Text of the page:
The Broadsheet: March 13

March 13, 2015, 11:18 AM UTC

Happy Friday the 13th, Broadsheet readers! Twitter tightens its privacy rules, NYC makes a push for more female entrepreneurs and Hillary gets horns (don’t worry: I’ll explain). There’s also plenty of women-centric entertainment news. Have a great day.


What's German for "slackers?" As you may remember, new German legislation requires the nation's largest public companies to appoint women to 30% of their supervisory board seats. An analysis of the Fortune Global 500 finds that at least 13 of the 21 German companies on the list would not meet the quota, were it in effect today. Fortune


Nancy and NBC part ways. Nancy Snyderman has stepped down as chief medical correspondent for NBC News. Her departure comes months after she broke an Ebola quarantine to pick up some take-out soup. What's next for Snyderman? No details yet, but she says she will return to academic medicine. Fortune

 How does your state rank? A new report from The Institute for Women's Policy Research attempts to identify the best--and worst--places to be a working woman. To do so, the nonprofit assigned a grade to each state based on gender-earning ratios, as well as women's median earnings, workforce participation and share of high-paying jobs. (Spoiler alert: Way to go, Maryland!) Washington Post

 Kerry takes on a different scandal. Actress Kerry Washington has signed on to play Anita Hill in an upcoming TV movie about the Clarence Thomas confirmation hearings. Washington also will executive produce the HBO project, which is being written by Erin Brockovich author Susannah Grant. Hollywood Reporter

Hillary gets horns. TIME's latest cover caused an Internet kerfuffle, thanks to the "M" in the magazine's logo, which appears to give Clinton a set of horns. In a very meta moment, TIME itself weighed in on the discussion, noting that Hillary isn't the first cover subject to get "horned." Read the actual cover story here.

 Mary Jo fights backIn a speech at Georgetown, Securities and Exchange Commission chair Mary Jo While addressed critics who say that the agency allows big banks to skirt punishments by granting them special waivers. “Some have said that the commission and its staff routinely grant waivers without rigorous analysis,” she said. “That is simply not true.”  New York Times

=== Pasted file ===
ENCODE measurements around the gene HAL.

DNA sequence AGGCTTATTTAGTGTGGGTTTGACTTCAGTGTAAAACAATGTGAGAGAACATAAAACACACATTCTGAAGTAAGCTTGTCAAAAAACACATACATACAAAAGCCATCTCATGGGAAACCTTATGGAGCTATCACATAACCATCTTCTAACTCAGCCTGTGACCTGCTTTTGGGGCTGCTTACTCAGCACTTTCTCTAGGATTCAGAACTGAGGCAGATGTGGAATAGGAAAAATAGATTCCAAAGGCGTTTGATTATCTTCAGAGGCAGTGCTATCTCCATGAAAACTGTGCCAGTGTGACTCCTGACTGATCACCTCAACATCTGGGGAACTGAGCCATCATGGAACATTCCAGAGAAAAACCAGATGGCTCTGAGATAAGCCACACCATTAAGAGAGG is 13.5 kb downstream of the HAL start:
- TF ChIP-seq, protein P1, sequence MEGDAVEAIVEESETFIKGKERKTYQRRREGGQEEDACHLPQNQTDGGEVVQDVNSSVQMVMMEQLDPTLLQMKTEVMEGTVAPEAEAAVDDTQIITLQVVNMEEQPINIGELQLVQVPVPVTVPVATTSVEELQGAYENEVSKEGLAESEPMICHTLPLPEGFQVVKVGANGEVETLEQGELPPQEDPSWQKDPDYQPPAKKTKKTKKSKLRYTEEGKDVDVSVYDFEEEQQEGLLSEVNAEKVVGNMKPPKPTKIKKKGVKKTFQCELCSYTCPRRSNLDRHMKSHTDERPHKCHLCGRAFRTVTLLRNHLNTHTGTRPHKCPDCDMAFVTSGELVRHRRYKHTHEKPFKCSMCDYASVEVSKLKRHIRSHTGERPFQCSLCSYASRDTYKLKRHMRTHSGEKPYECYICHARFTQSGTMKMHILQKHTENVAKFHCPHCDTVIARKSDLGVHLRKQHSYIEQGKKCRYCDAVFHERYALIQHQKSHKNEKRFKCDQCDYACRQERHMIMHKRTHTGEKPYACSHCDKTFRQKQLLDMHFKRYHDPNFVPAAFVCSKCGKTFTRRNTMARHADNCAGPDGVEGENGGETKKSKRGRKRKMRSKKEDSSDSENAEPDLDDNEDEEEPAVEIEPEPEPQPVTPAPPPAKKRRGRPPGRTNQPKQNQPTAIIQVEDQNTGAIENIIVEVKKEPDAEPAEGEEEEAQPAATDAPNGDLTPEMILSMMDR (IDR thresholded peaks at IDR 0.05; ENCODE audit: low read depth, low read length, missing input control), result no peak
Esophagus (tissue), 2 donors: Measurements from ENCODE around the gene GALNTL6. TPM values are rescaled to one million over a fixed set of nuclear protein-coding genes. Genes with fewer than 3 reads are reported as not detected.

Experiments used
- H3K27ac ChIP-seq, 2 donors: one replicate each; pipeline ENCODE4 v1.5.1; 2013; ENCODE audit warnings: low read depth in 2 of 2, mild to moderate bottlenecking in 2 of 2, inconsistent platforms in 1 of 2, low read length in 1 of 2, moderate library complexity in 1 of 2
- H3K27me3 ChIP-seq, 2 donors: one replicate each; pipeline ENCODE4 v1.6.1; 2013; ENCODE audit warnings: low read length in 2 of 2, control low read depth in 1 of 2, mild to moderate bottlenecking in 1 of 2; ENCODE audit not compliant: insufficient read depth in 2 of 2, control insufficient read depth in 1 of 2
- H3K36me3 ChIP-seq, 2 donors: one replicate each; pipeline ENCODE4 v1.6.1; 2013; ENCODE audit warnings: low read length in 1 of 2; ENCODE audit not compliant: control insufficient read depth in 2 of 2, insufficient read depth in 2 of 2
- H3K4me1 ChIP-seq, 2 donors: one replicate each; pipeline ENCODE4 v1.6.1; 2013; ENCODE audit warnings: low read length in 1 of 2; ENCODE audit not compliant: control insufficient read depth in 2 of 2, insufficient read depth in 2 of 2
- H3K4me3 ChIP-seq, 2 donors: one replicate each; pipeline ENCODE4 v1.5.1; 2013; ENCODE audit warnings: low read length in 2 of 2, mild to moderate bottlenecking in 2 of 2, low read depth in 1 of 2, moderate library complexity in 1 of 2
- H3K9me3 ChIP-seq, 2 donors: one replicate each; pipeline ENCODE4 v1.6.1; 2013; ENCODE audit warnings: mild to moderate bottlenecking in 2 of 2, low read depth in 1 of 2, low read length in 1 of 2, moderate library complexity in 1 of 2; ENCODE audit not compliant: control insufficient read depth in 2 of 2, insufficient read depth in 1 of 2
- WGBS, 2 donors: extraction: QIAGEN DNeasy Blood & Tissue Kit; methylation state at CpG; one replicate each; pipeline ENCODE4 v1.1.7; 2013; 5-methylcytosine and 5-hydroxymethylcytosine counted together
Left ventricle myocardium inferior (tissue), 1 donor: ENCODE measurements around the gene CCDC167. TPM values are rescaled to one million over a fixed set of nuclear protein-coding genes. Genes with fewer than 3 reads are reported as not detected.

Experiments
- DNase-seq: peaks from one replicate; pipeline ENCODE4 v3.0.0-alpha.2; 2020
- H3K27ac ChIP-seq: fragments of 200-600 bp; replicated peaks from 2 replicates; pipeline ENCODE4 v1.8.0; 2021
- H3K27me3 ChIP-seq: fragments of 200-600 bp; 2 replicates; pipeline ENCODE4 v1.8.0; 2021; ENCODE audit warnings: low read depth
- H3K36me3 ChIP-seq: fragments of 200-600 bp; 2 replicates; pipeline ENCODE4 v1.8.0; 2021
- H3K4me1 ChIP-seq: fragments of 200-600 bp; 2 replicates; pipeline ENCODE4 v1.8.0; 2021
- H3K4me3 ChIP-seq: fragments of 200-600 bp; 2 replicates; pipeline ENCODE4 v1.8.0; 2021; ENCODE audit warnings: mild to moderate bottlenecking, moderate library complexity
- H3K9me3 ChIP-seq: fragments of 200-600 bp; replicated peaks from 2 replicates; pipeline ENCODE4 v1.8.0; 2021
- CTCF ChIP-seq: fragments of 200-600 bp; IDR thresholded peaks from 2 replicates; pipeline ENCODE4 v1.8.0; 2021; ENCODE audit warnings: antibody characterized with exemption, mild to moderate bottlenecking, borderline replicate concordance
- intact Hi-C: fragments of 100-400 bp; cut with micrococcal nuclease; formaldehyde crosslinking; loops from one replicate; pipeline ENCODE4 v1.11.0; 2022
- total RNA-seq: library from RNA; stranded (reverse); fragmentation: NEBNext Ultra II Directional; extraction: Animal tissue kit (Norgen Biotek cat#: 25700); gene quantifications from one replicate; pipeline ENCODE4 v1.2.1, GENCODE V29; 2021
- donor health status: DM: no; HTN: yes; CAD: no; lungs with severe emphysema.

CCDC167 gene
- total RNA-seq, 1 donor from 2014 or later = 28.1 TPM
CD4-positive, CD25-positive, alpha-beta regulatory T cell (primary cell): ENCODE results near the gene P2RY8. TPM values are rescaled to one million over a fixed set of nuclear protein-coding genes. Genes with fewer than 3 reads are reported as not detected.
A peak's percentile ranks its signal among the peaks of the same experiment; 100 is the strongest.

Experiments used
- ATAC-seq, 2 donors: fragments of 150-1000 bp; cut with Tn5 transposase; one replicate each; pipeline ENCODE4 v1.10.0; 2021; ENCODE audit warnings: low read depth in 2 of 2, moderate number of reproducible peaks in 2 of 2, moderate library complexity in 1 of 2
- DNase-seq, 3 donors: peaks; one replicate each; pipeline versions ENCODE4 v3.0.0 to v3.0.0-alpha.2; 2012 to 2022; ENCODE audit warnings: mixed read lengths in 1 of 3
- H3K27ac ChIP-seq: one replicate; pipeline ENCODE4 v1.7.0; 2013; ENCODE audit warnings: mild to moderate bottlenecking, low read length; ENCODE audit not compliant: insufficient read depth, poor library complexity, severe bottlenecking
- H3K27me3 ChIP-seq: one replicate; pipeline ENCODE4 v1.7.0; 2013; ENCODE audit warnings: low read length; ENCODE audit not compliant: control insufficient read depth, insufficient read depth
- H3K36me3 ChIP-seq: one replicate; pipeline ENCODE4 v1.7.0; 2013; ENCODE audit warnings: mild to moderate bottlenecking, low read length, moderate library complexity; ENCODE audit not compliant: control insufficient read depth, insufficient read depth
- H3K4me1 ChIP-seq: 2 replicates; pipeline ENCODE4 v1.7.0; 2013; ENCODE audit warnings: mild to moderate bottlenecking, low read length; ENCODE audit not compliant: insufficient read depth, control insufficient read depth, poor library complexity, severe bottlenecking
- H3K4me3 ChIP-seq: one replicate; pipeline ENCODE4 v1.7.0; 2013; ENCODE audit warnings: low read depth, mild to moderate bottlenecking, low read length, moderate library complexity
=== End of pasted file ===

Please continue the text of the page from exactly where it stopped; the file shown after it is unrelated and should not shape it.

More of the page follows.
Kids these days. What were you doing at age 15? Probably not giving a speech at the United Nations. Meet Emelin, a 15-year-old from Guatemala, who spoke Tuesday as part of the U.N.'s Commission on the Status of Women.   NPR


How New York City plans to create 5,000 female entrepreneurs 

When it comes getting help and training, would-be entrepreneurs have plenty of options. But not many of them are free.

A new program announced on Thursday by New York Mayor Bill de Blasio and Citigroup aims to provide just that: Gratis services for 5,000 female New York City entrepreneurs.

The program, Woman Entrepreneurs NYC (WE NYC), will roll out over the next three years and is targeted at underserved women who might otherwise struggle to find ways to get their businesses off the ground. Imagine a woman in one of New York's outer boroughs making samosas in her kitchen, says Deputy Mayor Alicia Glen: "They're the best samosas in the neighborhood, but she doesn't know how to take it to the next level."

WE NYC services will be provided by the City's Department of Small Business Services, Goldman Sachs' 10,000 Small Businesses program and micro-lender Grameen America. Participants will learn basic business and entrepreneurial skills, and gain access to mentoring, loan negotiation workshops, and intensive classes dedicated to specific industries.

To read my full story, click here.


A minority of a minority. Being a woman in tech is hard, and being a lesbian can make it even tougher. However, gay women who work in the industry are finding ways to connect and support one another. Fortune

I'll take a small latte, Martha. The first Martha Stewart Cafe, located in New York City's Starrett-Lehigh building, is officially open for business. Unfortunately, looks like it's serving only Martha Stewart Living staffers for the first few days.

Pao's purse is off-limits. Kleiner Perkins had hoped to suggest in court that former partner Ellen Pao was suing the VC firm in order to quell her family's financial problems. The judge, however, shut that plan down, saying it would “create an unseemly sideshow.” Fortune

 Twitter cracks down. Twitter has updated its privacy policy to address the digital scourge known as revenge porn. Under the new rules, users are prohibited from posting "intimate photos and videos that were taken or distributed without the subject's consent."  Mashable

Spit take. Personal genetics company 23andMe announced that it will use its genetic database, built from the saliva of 850,000 customers, to discover new drugs. The company, which is led by Anne Wojcicki, hired former Roche Holdings head of research Richard Scheller as its chief science officer. WSJ

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Carly Fiorina shapes herself as the Republican foil to Hillary Clinton  New York Times

I am not India's daughter  The Atlantic

How not to be the worst at SXSW  Fast Company

Disney announces "Frozen 2"  Fortune

Good news for the easily distractible   Inc


Women feel like we need permission. … We need to lead and change that.

Emma Watson